There is a problem and we are already doing something about it – some officials have been relieved of their duties and agencies both local and expatriates have been closed.
Of course, a work of this nature is fraught with spots; you should not be expecting a flawless operation; this is a third world country!
This work has provided us with a learning experience which will be enriched by experiences of others; a progress is being made with partners such as the US.
A criminal investigation is already underway and report will be made soon.
Everyone should not be incriminated because of few bad apples.
This is a [Christian] ‘calling’.
The adoptee has a better chance to succeed with his or her adoptive parents than rotting in an orphanage! And so on.

And here is what we propose. Ethiopian adoption is no longer a local matter and, hence, any attempt to find remedies must be situated within its international context. Which aspects of The Hague Convention and UN Child Rights were violated? There is no reason why the investigation should be left to local authorities and agencies both in the source country and countries of destination. The US, Britain, Germany, Canada, France, etc, are obligated by international law to come clean, and to demand the same of source country. Defenseless children and cheated mothers and the general public are entitled to know what actually took place. Bits and pieces of information coming out more recently are implicating wives of influential personalities, advocacy groups, medical professionals and middlemen of every stripe whose sole concern, it appears, was the money-making side of the equation [see, for example, Awramba Times, vol.4, #159, p.21, in Amharic]. There is ample paper and money trail to hunt down. Someone needs to get to the bottom of it and tell the international community how $192,840,000 [for 6,428 adoptees] was disbursed! The issue, as suggested earlier, is not one that we should quietly delegate to one group; rather, it ought to be a coordinated effort of rights groups, investigative journalists, guardians/parents, etc. There will be a fierce battle because vested interests will mobilize legal professionals, PR agencies, and even church leaders to not allow the investigation to take its course and will make every effort to hide their tracks. Surely, there will be a lot of finger-pointing. We insist no cover-up should be allowed because a young illiterate and nameless mother had been cheated out of her baby and a defenseless baby is forced to learn to live the life of the motherless.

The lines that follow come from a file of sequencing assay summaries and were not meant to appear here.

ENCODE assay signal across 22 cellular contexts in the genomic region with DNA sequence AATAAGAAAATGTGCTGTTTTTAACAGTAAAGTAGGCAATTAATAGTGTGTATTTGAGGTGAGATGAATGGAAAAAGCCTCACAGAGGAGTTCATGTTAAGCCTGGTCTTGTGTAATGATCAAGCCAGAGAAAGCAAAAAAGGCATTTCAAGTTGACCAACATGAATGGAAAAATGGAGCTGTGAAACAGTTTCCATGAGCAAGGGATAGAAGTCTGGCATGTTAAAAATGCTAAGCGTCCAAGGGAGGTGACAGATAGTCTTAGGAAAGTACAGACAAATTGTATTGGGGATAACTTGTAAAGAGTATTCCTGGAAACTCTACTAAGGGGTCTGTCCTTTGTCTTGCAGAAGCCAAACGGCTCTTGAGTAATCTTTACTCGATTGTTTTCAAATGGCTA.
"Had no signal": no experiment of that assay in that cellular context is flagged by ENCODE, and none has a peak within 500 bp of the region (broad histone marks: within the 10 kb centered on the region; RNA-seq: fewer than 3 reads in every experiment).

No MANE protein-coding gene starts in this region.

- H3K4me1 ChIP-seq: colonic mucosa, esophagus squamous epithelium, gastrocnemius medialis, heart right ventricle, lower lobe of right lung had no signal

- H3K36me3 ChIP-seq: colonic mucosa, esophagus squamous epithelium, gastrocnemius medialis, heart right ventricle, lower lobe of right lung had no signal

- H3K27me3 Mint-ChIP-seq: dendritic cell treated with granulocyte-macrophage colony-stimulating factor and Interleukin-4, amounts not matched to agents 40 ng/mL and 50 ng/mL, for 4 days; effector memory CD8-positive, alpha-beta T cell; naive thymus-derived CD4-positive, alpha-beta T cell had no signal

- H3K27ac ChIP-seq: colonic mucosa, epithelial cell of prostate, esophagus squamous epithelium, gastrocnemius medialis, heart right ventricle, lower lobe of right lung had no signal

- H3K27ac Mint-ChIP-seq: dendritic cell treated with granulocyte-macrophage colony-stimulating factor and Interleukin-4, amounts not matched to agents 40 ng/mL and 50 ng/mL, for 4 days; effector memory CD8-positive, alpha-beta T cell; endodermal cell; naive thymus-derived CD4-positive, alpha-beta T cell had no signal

A specific time-table should be incorporated in the upcoming adoption regime to permanently put a stop to the whole operation. Should foreign adoption define Ethiopian national character? Should not Ethiopians clean up their own mess and make opportunities possible for each other? What led to safety nets breaking in the first place to create dependency of this magnitude and from foreign resources at that? Now that we hear reports of high economic growth in Ethiopia what is being done to allocate funds and prioritize issues of such urgency. Which national policies contributed to the squandering of social capital the kind of which was not seen in previous regimes? It is worth remembering here that prior to 1991 international adoption was a rarity in the country and orphan population was nowhere near current figures. How do we explain the fact that Ethiopia, compared to neighboring Sudan and Kenya, dismally failed to care for its young [not to mean the two nations have no problems of their own]? What needs to happen for instituting well-managed orphanages and foster-care locally?

We hope adoptive parents understand the situation before calling us whiners. We don’t believe we are lacking in compassion either. Compassion does have more than one face and our statement thus far is an attempt to show that face. Another way to look at our proposal would be to hypothetically reverse roles whereby Ethiopians adopt North American and European children. Would you not say the child is better off to grow close to his or her habitat? Obviously, where a person lives as an adult is a personal choice and subject to inter-country laws and not one that we have a right to dictate. Here, however, we are talking about adults making choices on behalf of children. What percentage of the $200 million will it have taken to do a better job of rectifying the present problem? May we suggest that it might be biblically sounder to enter into the world of the needy and remain engaged for the long haul than to sneak in, rescue one and run for the exit. Rescuing one [by one] takes individual effort and has its merits; addressing the structure that produced the problem, on the other hand, requires coordinating individual efforts with fundamentally different and far-reaching results. We hope the final goal of adoption is not to perpetuate the social problem but to disrupt the root causes!

In an earlier post we addressed the issue of name-changes. We will not repeat the point here. Nonetheless, we strongly suggest that for those adoptees already outside the country birth names be maintained to help identify their region, religion, and ethnicity. That should give policy planners ideas as to which items are a priority. Even more importantly, birth names will be one of the ways the child will develop a cultural frame of reference for his or her identity in a future filled with questions, doubts and, hopefully, resolution. Read More.